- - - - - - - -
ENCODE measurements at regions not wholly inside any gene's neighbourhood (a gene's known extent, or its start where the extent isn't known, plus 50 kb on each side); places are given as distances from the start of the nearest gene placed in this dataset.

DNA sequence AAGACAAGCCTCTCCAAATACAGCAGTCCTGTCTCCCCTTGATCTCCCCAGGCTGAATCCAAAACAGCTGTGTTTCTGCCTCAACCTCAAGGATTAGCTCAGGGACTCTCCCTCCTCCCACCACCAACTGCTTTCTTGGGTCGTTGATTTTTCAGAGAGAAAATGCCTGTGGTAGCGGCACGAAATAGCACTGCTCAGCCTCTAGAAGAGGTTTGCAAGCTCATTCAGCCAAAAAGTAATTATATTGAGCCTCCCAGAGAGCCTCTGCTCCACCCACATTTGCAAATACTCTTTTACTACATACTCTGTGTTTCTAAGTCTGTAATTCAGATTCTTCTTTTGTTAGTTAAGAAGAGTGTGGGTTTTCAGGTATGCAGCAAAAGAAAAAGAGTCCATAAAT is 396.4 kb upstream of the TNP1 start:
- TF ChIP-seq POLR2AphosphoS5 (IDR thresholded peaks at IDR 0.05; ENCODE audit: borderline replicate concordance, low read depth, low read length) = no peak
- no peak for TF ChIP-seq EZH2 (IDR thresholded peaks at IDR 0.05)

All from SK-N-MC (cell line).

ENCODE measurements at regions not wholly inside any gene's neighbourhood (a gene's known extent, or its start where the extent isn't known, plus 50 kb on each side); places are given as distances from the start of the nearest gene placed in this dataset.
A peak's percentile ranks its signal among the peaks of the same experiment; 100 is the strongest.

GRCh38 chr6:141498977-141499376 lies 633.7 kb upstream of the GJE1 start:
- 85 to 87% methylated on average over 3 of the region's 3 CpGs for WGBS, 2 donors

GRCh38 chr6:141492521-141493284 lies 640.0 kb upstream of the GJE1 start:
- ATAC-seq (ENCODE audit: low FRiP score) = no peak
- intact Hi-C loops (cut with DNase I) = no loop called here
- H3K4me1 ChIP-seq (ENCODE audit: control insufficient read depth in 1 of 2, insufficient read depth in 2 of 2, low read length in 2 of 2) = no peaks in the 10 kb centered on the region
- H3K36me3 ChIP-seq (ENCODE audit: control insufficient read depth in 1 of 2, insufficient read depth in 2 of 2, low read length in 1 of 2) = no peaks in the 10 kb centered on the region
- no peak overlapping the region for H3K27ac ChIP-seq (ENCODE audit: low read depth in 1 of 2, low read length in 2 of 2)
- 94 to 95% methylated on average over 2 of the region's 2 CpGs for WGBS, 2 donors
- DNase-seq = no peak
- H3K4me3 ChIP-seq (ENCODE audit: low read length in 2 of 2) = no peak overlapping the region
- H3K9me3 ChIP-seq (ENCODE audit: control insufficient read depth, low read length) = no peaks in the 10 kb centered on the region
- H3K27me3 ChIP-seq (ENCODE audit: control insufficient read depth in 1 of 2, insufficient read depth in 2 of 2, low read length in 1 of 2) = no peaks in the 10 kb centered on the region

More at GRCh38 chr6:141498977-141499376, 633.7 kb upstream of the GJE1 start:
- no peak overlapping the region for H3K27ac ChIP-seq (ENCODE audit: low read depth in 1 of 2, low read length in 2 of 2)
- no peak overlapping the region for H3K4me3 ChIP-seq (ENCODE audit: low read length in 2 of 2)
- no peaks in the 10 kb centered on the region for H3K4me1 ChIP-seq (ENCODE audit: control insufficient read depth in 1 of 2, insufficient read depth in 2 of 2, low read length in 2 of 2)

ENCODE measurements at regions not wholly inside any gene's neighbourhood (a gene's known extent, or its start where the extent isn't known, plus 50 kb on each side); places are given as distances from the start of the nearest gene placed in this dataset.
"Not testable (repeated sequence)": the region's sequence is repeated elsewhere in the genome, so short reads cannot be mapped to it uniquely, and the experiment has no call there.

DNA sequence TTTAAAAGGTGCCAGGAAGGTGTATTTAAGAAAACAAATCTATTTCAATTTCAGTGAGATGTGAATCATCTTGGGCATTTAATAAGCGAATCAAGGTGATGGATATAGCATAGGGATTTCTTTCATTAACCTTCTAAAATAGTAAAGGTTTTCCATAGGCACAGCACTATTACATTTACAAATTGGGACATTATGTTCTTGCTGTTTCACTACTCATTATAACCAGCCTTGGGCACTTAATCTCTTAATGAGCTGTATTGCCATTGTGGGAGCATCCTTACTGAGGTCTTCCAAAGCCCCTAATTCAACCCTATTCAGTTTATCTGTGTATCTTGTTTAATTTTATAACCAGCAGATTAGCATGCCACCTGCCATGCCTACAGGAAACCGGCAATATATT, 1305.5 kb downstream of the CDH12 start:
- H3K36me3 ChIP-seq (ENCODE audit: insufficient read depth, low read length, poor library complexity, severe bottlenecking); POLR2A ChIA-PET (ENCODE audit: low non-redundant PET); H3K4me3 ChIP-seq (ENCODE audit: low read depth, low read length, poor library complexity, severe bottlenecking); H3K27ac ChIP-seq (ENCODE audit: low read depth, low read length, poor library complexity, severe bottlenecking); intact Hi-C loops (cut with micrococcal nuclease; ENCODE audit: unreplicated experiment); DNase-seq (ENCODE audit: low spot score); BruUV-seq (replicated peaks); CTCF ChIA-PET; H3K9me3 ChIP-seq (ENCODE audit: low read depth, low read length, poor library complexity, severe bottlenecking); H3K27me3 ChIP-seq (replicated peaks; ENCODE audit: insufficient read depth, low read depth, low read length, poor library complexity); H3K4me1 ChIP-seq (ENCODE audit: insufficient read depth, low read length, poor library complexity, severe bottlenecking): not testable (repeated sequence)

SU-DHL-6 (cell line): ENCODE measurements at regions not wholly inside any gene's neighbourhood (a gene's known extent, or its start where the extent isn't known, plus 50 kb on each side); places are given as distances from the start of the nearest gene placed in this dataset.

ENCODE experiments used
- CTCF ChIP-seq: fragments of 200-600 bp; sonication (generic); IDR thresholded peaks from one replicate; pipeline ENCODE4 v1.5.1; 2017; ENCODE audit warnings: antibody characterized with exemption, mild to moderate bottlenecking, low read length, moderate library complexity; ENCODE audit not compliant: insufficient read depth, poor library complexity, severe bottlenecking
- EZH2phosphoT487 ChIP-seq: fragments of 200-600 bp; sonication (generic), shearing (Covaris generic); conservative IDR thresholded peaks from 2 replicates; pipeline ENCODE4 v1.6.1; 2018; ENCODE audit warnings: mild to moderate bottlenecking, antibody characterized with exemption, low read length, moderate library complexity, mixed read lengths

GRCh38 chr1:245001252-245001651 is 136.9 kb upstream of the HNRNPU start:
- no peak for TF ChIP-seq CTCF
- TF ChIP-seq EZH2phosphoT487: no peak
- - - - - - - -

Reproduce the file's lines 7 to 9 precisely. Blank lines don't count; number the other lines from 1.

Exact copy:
A peak's percentile ranks its signal among the peaks of the same experiment; 100 is the strongest.

GRCh38 chr6:141498977-141499376 lies 633.7 kb upstream of the GJE1 start:
- 85 to 87% methylated on average over 3 of the region's 3 CpGs for WGBS, 2 donors